40UTI Follow up Recurrent UTIs Predisposing Factors structural abnormalities - a referral to a urologistpoor perineal hygienePRIMARY - reconsider the relative risks and benefits of continuing the use of an indwelling catheter.(2 or more in 6 months) in a noncatheterized individual may warrant additional evaluationabnormal post void residual (PVR) urine volume) to rule out such as enlarged prostate, prolapsed bladder, periurethral abscess, strictures, bladder calculi, polyps and tumors
41Neurogenic Bladder What is a neurogenic bladder? A medical term for overflow incontinence, secondary to a neurologic problemHowever, this is NOT a type of urinary incontinence
42Urinary Catherization Equipment:Straight cathetersBox of supplies: foley, 3 way foley, cath kits with sterile gloves, drainage bags with urin Bag, Drape and towelTapeSkin so soft lubricantOverbed tableGood lighting
43Complication of catheterization 1. Infection- (primary cause) 2. Uretheral tares3. Ruptured bladder4. Bladder spasm5. Possible allergic reaction to tape or latex
44Urinary Catherization Purposes of catherization:1. Relief of discomfort due to bladder distention2. Assess amount of residual urine3. Obtain a urine specimen4. Empty bladder prior to procedure5. Manage incontinence6. Provide for bladder irrigation7. Prevent urine coming in contact with wound8.facilitate accurate measurement of output in critically ill clients9. Self catherization for management of neurogenic bladder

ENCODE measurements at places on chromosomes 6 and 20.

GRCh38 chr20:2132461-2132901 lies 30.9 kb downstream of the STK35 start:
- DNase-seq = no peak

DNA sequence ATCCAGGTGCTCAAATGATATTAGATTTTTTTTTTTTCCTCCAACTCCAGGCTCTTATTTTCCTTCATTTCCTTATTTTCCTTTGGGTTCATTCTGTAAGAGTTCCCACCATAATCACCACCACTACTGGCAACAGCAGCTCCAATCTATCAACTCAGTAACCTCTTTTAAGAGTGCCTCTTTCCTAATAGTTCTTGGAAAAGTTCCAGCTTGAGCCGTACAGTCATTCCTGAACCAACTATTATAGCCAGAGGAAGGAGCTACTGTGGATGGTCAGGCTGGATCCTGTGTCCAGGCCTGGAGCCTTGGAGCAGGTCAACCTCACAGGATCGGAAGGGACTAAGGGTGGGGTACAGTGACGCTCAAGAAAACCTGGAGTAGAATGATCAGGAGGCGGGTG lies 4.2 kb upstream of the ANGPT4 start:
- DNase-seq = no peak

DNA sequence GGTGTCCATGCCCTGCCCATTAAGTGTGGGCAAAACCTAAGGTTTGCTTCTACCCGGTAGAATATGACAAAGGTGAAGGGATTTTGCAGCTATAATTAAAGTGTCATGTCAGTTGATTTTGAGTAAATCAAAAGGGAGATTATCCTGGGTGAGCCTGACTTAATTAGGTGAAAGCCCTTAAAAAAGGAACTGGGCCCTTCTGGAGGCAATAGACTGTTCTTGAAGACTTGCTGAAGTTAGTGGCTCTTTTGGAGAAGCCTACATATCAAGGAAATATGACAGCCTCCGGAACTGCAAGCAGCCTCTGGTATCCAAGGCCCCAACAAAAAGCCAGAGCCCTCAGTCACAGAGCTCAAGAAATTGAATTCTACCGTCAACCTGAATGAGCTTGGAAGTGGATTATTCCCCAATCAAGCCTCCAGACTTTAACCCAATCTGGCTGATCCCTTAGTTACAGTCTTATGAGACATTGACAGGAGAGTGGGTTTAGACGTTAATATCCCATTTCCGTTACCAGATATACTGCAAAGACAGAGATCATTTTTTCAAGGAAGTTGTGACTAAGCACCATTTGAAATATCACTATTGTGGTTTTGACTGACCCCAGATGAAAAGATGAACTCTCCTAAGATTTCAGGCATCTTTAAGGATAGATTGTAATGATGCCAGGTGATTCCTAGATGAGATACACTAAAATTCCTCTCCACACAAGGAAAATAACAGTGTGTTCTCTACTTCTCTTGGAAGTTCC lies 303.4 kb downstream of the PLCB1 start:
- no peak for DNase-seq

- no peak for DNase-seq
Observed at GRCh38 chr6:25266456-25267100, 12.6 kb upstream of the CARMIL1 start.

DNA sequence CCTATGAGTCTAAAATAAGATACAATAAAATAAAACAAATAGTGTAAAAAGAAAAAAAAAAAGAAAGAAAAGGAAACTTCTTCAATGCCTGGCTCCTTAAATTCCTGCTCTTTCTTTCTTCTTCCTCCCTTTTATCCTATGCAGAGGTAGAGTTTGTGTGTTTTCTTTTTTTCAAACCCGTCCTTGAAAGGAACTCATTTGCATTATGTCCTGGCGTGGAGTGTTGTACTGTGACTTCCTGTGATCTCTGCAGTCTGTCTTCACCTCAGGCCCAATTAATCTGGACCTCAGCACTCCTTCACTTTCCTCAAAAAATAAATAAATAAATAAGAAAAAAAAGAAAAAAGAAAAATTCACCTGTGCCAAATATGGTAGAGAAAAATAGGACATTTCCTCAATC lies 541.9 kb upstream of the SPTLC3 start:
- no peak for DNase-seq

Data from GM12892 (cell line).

45Types of Equipment: Catheters 2. Types 1. Sizes – range from 8 to 18 French indicates diameter.2. Typesa. Straight- single use for intermittent catherization ; has 1 openingb. Foley- inflatable balloon (5cc-30cc), known as indwelling or retention catheters, has 2 openingsc. Continuous catheter-3 openings or lumens (1 to drain urine, 1 for filling balloon, and 1 for irrigation), used for periodic or continuous bladder irrigationd. Coude’- curved tip, used on male clients with enlarged prostates or for obstruction
46e. Suprapubic-inserted through abdominal wall over suprapubic bone and into bladder . f. Condom catheter- used for incontinence, also known as a sheath or Texas catheter (pg1098)Drainage Bags:1. Regular2. Urometer3. Leg bagPsychological ImplicationsMaintain privacyAnxiety- need for explainition
47Cultural Considerations Gender.Explain the procedure to clientMeticulous hygiene observed (Muslims use left hand for unclean procedures)Strict Sterile procedure need to be observed
481. After client voids, I&O cath to determine amount of A. In and Out Catherization (no ballon)1. After client voids, I&O cath to determine amount ofresidual urine after a foley catheter has been removed2. Use straight catheter3. If over 200 cc obtained then physician may orderretention catheter (foley catheter)B. Indwelling catherization (Foley) has ballon1. Need for extra lighting2. Follow procedure as outlined during practice3. Discuss taping for male and female- pressure onpenile- scrotal angle can lead to necrosis4. Collection of specimen from port on drainage bagtubing5. If getting no urine, insert catheter a little more6. After getting urine, insert catheter another inch